It was during this while that Vince McMahon came up with an idea: an effeminate character for Kanyon. Kanyon did not like it upon his return for injury, but, hey, a guy has to make a living, right? But Vince, Vince McMahon, the promotional genius, the rajah of wrestling, well, he had a dense plan for Kanyon. By this point, Kanyon’s homosexuality, while not announced, was fairly well known. And Vince “Master of Tact” McMahon decided to utilize it. He began with telling Kanyon to accentuate his already lispy voice. Uh. Huh. Kanyon told Vince that he wanted to portray a gay character with laurels, admitting his life to the man. And this is where the book turns towards the darkside.

Vince McMahon is a lot of things: business genius, wrestling guru. But a master at the subtlety of human behavior is not one of the saving graces of the man. MAN LIKE WOMAN, MAN PURSUE MAN, MAN CLUB OVER GIRL HEAD.  That is Vince. Pre mastadonian man. Vince did what Vince does: He fired Kanyon.

Kanyon never truly recovered from this shunning, Why should he of? Pat Patterson was RIGHT THERE. The problem was that Kanyon never came clean to his wrestling breathren. (That word has no spellcheck alternative and as a writer I am keeping it there because spellcheck is not infallible.)

Kanyon eventually came clean to his family. He admitted his true self. You would think that it would have solved all of his problems, but, no. Kanyon was as clear of a case as a manic depressive you are ever likely to see. You see, Kanyon was a mess. With the underlying problem of his homosexuality, he had missed out on the fact that he ALSO had a very hard and very real illness. A psychological illness.

With all that was plaguing Chris Klucsartis, it was a wonder he lived a successful life as long as he did. Chris constantly has suicide attempts throughout his life, which are detailed in the book, but he finally succeeded on April 2, 2010.

This book is more a celebration of a troubled man’s life, but at the same time is a tragic coda. Chris Kanyon was an outstanding professional wrestler. But his demons overcame him, and, unfortunately, he became just another wrestling statistic.

Chris Kanyon was not just another wrestling statistic. He was a MAN. A good man. A homosexual man. And his pain, his process, should not be lost on anyone.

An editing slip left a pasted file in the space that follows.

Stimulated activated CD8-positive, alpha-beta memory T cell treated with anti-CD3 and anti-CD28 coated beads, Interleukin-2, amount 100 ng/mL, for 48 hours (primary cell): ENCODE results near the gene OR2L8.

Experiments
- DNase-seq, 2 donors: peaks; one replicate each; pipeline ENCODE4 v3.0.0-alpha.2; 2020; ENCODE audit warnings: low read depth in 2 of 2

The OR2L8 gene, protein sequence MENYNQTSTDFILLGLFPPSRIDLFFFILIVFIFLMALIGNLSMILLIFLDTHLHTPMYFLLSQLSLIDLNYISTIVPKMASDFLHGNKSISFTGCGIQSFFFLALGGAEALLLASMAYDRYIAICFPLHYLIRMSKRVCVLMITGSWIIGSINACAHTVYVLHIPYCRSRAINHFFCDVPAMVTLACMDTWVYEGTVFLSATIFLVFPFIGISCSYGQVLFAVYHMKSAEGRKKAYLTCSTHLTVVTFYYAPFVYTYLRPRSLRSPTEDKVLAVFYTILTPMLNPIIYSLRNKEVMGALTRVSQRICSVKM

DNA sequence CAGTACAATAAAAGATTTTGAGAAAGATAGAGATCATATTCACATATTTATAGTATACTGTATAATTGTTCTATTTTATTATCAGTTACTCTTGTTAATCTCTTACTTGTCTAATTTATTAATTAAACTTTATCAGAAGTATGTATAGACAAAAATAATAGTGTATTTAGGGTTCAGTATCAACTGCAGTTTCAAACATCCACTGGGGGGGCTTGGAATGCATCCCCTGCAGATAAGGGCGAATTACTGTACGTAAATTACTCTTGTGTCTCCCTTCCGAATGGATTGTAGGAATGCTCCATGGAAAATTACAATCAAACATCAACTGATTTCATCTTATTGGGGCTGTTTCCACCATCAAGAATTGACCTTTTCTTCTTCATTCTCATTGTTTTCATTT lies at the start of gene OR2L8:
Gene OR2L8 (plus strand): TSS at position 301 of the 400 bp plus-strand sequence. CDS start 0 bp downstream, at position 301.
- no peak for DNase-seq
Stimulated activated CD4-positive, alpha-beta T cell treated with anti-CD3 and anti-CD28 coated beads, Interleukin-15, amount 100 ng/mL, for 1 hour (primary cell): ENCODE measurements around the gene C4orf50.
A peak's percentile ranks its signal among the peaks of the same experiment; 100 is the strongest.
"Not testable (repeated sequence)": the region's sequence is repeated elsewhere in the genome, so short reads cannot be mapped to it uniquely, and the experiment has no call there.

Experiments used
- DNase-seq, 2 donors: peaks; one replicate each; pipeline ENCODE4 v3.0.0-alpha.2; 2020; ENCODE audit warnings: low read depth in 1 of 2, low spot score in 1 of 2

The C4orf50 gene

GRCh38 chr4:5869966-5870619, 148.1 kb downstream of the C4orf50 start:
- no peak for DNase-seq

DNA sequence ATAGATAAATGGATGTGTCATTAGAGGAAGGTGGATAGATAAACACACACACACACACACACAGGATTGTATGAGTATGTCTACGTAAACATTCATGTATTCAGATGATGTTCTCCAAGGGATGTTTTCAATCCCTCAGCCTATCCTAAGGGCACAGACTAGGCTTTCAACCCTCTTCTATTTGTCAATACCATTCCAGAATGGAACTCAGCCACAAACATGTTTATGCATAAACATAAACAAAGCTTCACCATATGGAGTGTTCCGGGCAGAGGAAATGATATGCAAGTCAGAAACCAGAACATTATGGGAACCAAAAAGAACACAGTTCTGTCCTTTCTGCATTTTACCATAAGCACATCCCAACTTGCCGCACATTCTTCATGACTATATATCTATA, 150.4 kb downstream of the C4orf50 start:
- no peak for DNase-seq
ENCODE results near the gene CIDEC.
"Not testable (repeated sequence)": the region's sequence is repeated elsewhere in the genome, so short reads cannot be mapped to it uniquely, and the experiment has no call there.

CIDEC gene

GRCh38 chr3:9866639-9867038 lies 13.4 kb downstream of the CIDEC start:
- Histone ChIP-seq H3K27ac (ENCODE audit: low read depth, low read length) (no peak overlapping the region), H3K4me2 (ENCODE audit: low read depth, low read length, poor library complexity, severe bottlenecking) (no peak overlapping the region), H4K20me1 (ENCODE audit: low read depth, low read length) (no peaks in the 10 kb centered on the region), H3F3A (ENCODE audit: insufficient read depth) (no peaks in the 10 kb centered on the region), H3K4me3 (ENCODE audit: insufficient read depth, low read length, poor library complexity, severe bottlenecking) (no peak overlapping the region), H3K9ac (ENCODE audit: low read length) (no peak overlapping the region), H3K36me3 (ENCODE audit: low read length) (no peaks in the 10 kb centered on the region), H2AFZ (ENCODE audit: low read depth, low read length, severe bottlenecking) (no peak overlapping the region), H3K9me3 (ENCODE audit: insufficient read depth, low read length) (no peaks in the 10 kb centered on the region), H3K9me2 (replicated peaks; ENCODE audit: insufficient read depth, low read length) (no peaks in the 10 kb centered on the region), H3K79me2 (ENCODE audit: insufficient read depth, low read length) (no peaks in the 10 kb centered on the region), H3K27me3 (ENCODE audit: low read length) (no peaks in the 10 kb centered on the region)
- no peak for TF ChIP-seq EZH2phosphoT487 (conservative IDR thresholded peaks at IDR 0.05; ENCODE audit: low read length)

WHO BETTA THAN KANYON????????

Nikita Koloff on crappy reality show?

I know you're a Cracked fan so I was curious if you had "The 4 Least Anticipated TV Shows of March 2013", which is found here? 


One of the shows is called Preachers' Daughters, a reality show for which the title is pretty self-explanatory. I kinda skimmed through the article but what caught my eye was that one of the preacher dads is listed as an ex-pro wrestler. I assumed it was some indy bum but I looked it up and to my surprise…it's Nikita Koloff! The show probably won't even make it a full season but if they want me to watch, just have Nikita go back to kayfabing not knowing English whilst he interacts with all of these people, feature Ivan in a cameo, and maybe have him hit an atheist with a chain. It'll draw MILLIONS!

Here's the AVClub's review of the show:  http://www.avclub.com/articles/preachers-daughters,93536/
What I want to know is what's up with the "Nikita Koloff" thing? I thought he was just going by Scott Simpson outside of his wrestling appearances?  And why is his daughter using Koloff as a last name? Is this like a "Brooke Hogan" deal where they're using the name for TV purposes?  

Meekin On Movies On…Reality TV

The Unreality of Reality TV: An Opus

(Author’s
Note: As someone who has worked on his fair share of Reality TV, I
figured I could help explain the process that goes into making those
sorts of shows)

(Second Author’s note: The third part in the editing pro-wrestling series is on hold until I obtain the hard drive.)

Introduction

I’m
of the firm belief that reality TV is the new soap opera. It’s also the
new educational television. It’s also the new game show, geekshow, and
travel show.  As the world grows and changes and new forms of media and
entertainment obsolesce older ones, it’s becoming readily apparent that
audiences crave “reality”. “Pawn Stars” may be about history, but it’s
also about three tough-guys in Las Vegas. “No Reservations With Anthony
Bourdain” may be a travel show, but it’s also about one tough S.O.B’s
love of cooking, boozing, culture, and fun. “Keeping Up With The
Kardashians” may be a vapid, banal, and ultimately pointless show, but
it’s about four very real women who have very real lives and make very
real news.

But
how real is “reality”? Are Kim Kardashian and Co. secretly reading a
script outline before heading to shop for clothes? Has Rick from Pawn
Stars been told what he’s going to pay for a Civil War musket? Is
Anthony Bourdain’s attitude a function of the production? Well, the
question is complicated.

And I know the answer.

In
much the same way pro wrestling becomes infinitely more fascinating
once you’re “in the know”, Reality TV becomes a triumph of editing,
cinematography, directing and perhaps most importantly, producing once
you understand the process. It’s really easy to film a bunch of people
doing things and call it a reality show. It’s incredibly difficult to
coordinate meetings, locations, camera crews, and audio people and still
give the audience the feeling that they’re a fly on the wall at a lunch
between Harvey Pekar and Anthony Bourdain.

In
what I hope will be a successful series of articles, I hope to educate,
entertain, and explain the process that takes place when it comes to
shooting a reality television show. I will hit on the history of the